Reiji Harimoto, who founded his own brand APOCRYPHA after working at Yohji Yamamoto as a male pattern maker said, “Exactly because we are a brand new brand, it’s time to bring our goods out there, not to hold back.” APOCRYPHA took the decision to reorganize the show. it has been planned, rethinking not only the place and time but the contents of the show itself, finally installing the installation directly without the audience. “The mode of presentation is different, but the desire to make and put things out there might make people feel a little lighter and more positive about things that don’t change.”
Malamute, a brand whose collection revolves around a complex range of knitwear, and whose production tools have grown due to close collaboration with craftsmen and manufacturers based in Japan, reveals its new collection through Instagram stories. “We think about how we can traverse the movements and feelings of closeness that you get with runway performances, in a way where the audience doesn’t need to be in the same location,” designer Mari Odaka said.
To reiterate, the cancellation of Tokyo Fashion Week this season is inevitable. In practice, it is impossible to implement measures that will guarantee the safety of all parties involved in the event.
From an international perspective, the level of awareness of Japanese cleanliness in public spaces is on the high side. I remember a time when a friend from abroad visited and was impressed by how the server in the restaurant would sterilize the menu cover every time the customer finished eating. At this time of year, it is very common to see people wearing masks to ward off the spread of influenza. In fact, these actions are so intertwined in the fabric of our daily lives that they register as normal. Seeing someone wearing a mask doesn’t make us question whether they have a serious illness. Needless to say, preventing the spread of undetected viruses is considered very important. It is understood that, in consultation with the advice given by the government and experts, we must continue to think about the safety of ourselves and those around you, and to act accordingly. All brands that have held exhibitions since the outbreak of the virus have taken steps such as installing hand sanitizers in the venue, encouraging the use of masks, and imposing limits on the number of people received at one time.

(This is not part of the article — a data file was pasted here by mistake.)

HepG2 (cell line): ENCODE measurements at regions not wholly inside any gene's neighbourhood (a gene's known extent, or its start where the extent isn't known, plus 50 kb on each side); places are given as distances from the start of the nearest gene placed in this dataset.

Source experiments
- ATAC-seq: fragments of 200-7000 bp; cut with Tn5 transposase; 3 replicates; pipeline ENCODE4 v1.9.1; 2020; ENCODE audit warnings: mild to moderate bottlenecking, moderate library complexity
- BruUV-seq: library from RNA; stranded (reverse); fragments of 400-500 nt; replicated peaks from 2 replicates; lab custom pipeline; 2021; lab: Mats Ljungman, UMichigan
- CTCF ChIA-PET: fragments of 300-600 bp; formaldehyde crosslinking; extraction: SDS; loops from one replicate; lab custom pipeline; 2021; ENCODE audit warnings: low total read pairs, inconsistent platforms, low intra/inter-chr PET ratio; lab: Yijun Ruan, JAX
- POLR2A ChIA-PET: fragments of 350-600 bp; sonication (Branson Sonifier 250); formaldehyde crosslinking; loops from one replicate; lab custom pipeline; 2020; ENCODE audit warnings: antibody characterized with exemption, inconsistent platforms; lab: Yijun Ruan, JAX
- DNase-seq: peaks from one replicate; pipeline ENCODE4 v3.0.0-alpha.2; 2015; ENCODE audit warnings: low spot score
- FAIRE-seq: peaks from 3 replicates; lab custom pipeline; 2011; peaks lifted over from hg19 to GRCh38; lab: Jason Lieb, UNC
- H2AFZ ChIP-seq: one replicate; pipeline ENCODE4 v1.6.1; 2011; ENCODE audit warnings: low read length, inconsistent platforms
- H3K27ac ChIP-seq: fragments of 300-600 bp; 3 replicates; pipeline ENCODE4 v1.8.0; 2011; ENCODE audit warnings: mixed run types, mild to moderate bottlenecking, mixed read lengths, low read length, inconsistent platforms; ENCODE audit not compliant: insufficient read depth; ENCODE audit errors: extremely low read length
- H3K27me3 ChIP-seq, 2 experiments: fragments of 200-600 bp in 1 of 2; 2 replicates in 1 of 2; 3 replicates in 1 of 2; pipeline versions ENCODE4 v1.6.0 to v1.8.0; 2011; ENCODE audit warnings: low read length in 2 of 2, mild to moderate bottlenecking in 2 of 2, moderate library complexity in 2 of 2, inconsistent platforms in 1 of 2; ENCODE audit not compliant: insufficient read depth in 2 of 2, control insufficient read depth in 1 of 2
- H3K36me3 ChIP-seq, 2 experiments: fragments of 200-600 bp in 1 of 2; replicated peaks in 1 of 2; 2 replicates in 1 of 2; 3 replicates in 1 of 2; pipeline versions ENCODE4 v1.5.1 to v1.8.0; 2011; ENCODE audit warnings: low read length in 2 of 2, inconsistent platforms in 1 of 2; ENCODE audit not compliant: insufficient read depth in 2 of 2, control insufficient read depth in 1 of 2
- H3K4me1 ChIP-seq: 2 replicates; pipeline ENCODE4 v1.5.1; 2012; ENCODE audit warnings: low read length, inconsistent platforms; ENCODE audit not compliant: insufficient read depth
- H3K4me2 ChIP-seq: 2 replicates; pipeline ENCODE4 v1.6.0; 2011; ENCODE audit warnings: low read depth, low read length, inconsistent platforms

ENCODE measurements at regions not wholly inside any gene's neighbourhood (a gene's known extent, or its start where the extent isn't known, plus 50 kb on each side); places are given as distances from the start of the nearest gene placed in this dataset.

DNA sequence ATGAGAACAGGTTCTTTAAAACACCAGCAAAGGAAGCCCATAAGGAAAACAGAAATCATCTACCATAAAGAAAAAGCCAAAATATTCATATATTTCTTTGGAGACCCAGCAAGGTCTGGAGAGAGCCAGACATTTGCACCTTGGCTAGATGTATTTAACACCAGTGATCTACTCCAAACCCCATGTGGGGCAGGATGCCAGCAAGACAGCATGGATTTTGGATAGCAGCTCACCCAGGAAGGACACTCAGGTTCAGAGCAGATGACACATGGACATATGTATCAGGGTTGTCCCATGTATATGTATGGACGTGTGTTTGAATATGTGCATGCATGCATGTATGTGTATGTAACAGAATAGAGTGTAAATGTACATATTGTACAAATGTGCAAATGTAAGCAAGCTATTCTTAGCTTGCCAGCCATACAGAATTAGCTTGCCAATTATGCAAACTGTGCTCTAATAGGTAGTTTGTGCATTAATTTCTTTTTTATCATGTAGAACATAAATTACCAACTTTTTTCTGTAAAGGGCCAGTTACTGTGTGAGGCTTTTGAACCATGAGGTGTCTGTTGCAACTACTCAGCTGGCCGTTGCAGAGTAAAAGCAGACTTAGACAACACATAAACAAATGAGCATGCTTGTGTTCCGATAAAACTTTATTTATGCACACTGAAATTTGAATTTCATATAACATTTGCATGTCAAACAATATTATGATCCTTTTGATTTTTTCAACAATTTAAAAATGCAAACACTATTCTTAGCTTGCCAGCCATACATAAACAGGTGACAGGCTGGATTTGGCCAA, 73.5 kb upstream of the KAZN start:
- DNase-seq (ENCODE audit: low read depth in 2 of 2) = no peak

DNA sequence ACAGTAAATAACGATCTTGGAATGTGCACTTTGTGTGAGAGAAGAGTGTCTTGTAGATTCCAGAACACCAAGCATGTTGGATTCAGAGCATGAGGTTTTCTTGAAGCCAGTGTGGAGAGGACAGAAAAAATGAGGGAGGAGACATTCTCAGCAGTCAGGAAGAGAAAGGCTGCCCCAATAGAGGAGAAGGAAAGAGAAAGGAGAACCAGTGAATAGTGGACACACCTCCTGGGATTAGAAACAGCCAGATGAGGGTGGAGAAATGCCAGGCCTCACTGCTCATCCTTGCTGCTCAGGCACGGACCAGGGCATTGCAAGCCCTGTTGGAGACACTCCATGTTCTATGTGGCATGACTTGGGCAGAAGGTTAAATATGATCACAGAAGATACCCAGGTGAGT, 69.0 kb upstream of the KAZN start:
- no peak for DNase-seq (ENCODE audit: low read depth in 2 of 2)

This train of thought took me to another time when Tokyo Fashion Week was abandoned, after the March 2011 earthquake and Tohoku tsunami. The destruction caused by the disaster broke all kinds of records. The country’s understanding of the scale of the devastation, the number of people lost their lives, the depth of the tsunami claw marks, is growing every day. Throughout Japan, people experience a sense of crisis. Shops closed, people were asked to save electricity and take special safety precautions. Every environment in the entire country has fallen into chaos, and everyone feels it.
When foreign media broadcast photos of people lined up to board the train that finally started walking again, the outside world caught a glimpse of how Japan faced, earnestly and quietly, whatever difficulties they faced. For all these reasons, the Tōhoku disaster remains a memory and life experience that cannot be forgotten by people, regardless of their individual circumstances.